Where the system is installed in a theatre, it is usually desirable to employ an amplifier with a high degree of automatic volume control obtained in any known way and with its input coupled to several microphones in different positions on or near the stage.

At distances outside the loops of the transmitting conductor equal to a few times the diameter or width of the said loops, the induced field will be in most cases weaker than the electrical interference due to power cables which usually exist in towns.

The inductive field will not in general interfere with radio-receiving apparatus


or telephones, even if they are situated Within the loop. The spread of the field may, however, be reduced by arranging the transmitting circuit to consist of one or more loops with the current flowing clockwise and one or more loops enclosing substantially an equal total area in which the current flows counterclockwise, as shown in Figures 1 through 5.

Where the current in the transmitting conductor is substantially independent of frequency and a uniform response is required, the voltage set up across the pick-up coil is also made independent of frequency. To do this, a resistance 33 (Figure 6) is connected across the pickup coil or the secondary of a trans former, whose primary is connected to a pick-up coil, such resistance having a value less than the impedance of the pick-up coil or its reflected inductive impedance across the transformer secondary respectively, over the material range of frequencies. The pick-up coil may in some cases be provided with an iron core and be of cylindrical form.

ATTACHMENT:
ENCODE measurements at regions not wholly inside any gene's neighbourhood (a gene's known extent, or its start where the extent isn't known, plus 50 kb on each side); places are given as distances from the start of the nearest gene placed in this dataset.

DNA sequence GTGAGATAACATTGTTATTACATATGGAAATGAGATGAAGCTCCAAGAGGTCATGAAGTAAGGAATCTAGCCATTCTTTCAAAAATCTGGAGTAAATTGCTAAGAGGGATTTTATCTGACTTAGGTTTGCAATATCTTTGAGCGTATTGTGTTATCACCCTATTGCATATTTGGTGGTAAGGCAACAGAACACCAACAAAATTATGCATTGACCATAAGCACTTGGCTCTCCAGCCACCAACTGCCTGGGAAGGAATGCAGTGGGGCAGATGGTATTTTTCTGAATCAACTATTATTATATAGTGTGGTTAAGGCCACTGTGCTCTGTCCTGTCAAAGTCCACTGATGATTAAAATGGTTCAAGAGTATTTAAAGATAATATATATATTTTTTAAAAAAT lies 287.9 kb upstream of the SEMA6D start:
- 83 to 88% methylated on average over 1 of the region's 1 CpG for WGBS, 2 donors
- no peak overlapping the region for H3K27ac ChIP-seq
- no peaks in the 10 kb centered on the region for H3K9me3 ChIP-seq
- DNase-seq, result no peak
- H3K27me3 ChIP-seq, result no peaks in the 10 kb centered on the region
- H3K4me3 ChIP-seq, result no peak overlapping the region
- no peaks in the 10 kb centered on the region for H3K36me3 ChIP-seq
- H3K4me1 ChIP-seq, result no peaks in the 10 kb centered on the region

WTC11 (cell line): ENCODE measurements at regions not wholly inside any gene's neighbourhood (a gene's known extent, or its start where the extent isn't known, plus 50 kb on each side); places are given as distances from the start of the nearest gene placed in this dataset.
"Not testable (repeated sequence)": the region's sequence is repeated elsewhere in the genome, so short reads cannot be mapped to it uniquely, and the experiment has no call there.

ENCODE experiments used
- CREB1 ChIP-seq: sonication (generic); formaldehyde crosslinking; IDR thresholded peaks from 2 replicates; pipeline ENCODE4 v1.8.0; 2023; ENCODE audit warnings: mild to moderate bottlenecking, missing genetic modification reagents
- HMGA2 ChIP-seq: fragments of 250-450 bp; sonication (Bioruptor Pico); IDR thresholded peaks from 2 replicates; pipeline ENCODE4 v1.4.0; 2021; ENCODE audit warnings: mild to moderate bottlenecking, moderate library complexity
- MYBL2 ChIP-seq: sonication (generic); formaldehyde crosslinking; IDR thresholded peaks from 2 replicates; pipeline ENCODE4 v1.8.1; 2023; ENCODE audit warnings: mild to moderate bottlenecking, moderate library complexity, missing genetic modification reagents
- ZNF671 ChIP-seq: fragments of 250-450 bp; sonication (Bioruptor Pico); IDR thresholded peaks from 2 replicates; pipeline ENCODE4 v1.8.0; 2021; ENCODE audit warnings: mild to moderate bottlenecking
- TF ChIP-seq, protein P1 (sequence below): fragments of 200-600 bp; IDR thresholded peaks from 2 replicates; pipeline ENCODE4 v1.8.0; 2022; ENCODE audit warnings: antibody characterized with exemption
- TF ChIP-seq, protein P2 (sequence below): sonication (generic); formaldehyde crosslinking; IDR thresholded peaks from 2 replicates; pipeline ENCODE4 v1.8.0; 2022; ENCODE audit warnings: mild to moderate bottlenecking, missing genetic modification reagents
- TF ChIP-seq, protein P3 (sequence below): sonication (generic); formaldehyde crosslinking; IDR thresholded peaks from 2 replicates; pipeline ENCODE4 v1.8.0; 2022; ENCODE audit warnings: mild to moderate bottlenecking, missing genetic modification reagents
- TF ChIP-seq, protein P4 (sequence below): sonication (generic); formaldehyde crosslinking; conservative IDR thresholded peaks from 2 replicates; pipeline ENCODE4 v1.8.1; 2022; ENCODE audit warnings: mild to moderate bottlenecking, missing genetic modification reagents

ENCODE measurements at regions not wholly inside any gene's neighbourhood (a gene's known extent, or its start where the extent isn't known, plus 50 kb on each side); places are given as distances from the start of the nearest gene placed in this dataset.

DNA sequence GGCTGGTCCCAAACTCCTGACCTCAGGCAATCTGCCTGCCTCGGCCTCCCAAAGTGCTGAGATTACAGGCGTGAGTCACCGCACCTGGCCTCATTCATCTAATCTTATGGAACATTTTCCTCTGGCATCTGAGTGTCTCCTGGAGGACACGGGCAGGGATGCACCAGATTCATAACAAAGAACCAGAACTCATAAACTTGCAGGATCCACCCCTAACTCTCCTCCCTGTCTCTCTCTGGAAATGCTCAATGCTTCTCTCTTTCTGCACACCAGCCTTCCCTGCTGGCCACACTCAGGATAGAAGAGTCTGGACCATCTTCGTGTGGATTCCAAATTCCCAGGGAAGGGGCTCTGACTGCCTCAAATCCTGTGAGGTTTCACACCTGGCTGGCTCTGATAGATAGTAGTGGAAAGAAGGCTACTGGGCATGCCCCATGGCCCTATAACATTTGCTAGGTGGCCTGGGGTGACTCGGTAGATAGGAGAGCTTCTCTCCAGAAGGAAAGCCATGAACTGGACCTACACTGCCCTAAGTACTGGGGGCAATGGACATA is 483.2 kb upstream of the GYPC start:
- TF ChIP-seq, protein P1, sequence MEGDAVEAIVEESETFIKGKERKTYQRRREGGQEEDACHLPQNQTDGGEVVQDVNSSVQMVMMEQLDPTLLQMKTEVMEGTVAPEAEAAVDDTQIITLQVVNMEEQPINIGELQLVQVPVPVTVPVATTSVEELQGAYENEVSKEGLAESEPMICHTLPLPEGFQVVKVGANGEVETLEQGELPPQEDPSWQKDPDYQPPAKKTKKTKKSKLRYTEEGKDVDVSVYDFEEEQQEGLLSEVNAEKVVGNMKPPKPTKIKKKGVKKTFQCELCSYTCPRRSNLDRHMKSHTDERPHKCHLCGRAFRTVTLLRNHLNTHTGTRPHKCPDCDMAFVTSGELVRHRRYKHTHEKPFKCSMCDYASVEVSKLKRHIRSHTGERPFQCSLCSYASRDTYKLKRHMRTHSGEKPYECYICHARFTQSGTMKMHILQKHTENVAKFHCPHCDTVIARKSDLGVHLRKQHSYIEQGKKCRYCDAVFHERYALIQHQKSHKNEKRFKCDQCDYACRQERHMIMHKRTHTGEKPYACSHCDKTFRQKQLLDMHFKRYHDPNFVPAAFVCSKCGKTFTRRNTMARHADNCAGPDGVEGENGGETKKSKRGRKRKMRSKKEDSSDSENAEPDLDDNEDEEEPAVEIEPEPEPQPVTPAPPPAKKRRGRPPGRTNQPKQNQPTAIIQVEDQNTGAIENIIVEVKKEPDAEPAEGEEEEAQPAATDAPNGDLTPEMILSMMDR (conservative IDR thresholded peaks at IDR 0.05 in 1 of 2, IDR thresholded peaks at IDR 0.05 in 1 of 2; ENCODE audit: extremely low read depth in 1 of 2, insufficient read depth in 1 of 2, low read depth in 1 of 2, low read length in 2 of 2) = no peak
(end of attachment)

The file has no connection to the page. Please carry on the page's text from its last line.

To ensure a reasonably uniform response between 300 and 3,000 cycles, for example, the impedance of the transmitting conductor up to 3,000 cycles must be primarily resistive and not inductive. The resistance of the pick-up coil or the reflected resistance across the secondary of the transformer at 300 cycles must be primarily inductive and be shunted by a fixed resistance at least not greater than this impedance, and the impedance of this coil at 3,000 cycles, which in the case of a coil of a great number of turns, may be largely dependent on its self-capacity, must be not less than the shunting resistance.